The Federal Reserve has once again decided to maintain its latest round of quantitative easing, along with near-zero interest rates. At the conclusion of its latest two-day meeting, the central bank's Federal Open Market Committee announced Wednesday that it would continue its $85 billion monthly asset purchases known as QE3.
In a statement on the decision, the FOMC characterized economic activity as expanding "at a moderate pace," noting some improvement in the labor market despite a high unemployment rate, as well as increases in household spending. However, the committee also noted a slowing housing recovery, as well as the fact that "fiscal policy is restraining economic growth."
Given the headwinds coming out of Washington, the committee still said the recovery is moving in the right direction, and that a taper in asset purchases is coming...just not right now.
"Taking into account the extent of federal fiscal retrenchment over the past year, the Committee sees the improvement in economic activity and labor market conditions since it began its asset purchase program as consistent with growing underlying strength in the broader economy," the committee said in its statement. "However, the Committee decided to await more evidence that progress will be sustained before adjusting the pace of its purchases."
That progress might be slow in coming. The September job reports suggest a slowdown in hiring, and consumer confidence fell off steeply in October, during the partial government shutdown and debt ceiling brinksmanship in Washington. In addition, economists estimate the debt limit debate and shutdown cut several tenths of a percentage point off of fourth-quarter growth.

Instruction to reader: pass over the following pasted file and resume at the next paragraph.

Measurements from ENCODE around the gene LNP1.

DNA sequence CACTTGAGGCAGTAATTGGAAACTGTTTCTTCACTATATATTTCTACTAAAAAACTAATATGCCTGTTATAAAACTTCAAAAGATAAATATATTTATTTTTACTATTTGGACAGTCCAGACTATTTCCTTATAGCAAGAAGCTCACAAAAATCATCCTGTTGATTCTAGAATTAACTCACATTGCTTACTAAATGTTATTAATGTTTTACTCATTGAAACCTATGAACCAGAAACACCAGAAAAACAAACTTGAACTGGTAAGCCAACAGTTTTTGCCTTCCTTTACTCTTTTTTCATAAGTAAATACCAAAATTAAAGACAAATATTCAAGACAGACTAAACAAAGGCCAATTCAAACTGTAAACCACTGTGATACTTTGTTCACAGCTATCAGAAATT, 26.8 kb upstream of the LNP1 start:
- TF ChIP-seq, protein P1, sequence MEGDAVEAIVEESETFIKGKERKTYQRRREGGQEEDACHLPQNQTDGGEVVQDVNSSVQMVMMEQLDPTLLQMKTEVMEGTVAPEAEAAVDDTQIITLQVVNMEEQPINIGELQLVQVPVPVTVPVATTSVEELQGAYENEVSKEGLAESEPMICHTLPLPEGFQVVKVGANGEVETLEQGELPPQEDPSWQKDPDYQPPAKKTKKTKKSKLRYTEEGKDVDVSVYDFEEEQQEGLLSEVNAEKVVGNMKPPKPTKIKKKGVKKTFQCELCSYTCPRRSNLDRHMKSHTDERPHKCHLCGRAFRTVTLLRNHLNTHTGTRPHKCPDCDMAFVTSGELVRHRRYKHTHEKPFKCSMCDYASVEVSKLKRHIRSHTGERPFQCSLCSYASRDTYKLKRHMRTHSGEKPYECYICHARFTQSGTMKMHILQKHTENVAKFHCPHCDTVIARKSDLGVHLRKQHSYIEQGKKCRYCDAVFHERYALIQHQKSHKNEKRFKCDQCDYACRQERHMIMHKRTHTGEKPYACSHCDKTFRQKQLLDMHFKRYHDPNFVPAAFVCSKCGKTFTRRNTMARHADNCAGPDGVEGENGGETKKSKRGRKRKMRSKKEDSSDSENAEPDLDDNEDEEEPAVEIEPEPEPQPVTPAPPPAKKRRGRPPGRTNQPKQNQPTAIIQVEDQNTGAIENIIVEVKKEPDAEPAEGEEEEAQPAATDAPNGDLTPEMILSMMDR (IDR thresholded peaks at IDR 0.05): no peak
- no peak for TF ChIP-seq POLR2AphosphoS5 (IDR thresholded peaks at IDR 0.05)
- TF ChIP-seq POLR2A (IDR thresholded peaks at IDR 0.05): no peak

Now all that is left to do is what analysts and market-watchers have been doing for months: speculate about when tapering will happen. Federal Reserve Chairman Ben Bernanke in June had said tapering was a possibility before the end of the year, if economic conditions continued to improve. Of course, that improvement did not hold, with job numbers softening in the summer and fall, not to mention continued fiscal wrangling from lawmakers.
Still, the global economic community has remained watchful for any sign that the Fed would dial back its purchases. While some analysts predicted a taper in September, the Fed held firm and maintained the stimulus program, a move that one economist says has proved fortunate.
"Certainly they proved pretty prescient. They did talk about the impact of fiscal policy and the potential for a shutdown, but I don't think most people were expecting it to happen," says Gus Faucher, senior macroeconomist at PNC Financial Services Group. "In retrospect it was the correct decision, given the shutdown.
Recent weakness in indicators, in addition to the delays and distortions the shutdown introduced to economic data releases, says one economist, could mean "tapering" of QE3 will wait until at least the Fed's next meeting, in December, if not early 2014.
"Just how long tapering is off the table will depend on the read the fed gets on the economy," says Greg McBride, senior financial analyst at Bankrate.com. "First we have to catch up on economic releases, and then we probably need another month's worth of data by the December meeting, theoretically they would have the data they would need."
The fed also has a meeting scheduled at the end of January, but given all of the shakeups taking place in Washington at the start of 2014 – the likely handover of the Fed chairmanship to Janet Yellen, not to mention the potential for yet more rocky debt ceiling and budget debates – McBride says it's easy to see why some analysts don't foresee tapering until March.
A lack of certainty in fiscal policy has helped to push the Federal Reserve to the forefront of economic policy discussions in recent years. Yet though the central bank is preparing to wind down its asset purchases, it's not likely to fade from view anytime soon, as stimulus in the form of low interest rates will remain in place. as well as fears of inflation born of the Fed's easy money policies. Meanwhile, the stock markets have been setting new record highs as investors gamble the Fed will not act anytime soon.
"The federal funds rate is still going to be zero until 2015," says Faucher. "There's still going to be pressure on the Fed, [and] people are still going to be worried about inflation, which is not existent, but they're still worried about it."
For the FOMC's part, members acknowledge that inflation is a concern, but they do not foresee it in the immediate future. The Fed's statement pointed out that "inflation has been running below the Committee's longer-run objective," but noted that the committee also "anticipates that inflation will move back toward its objective over the medium term."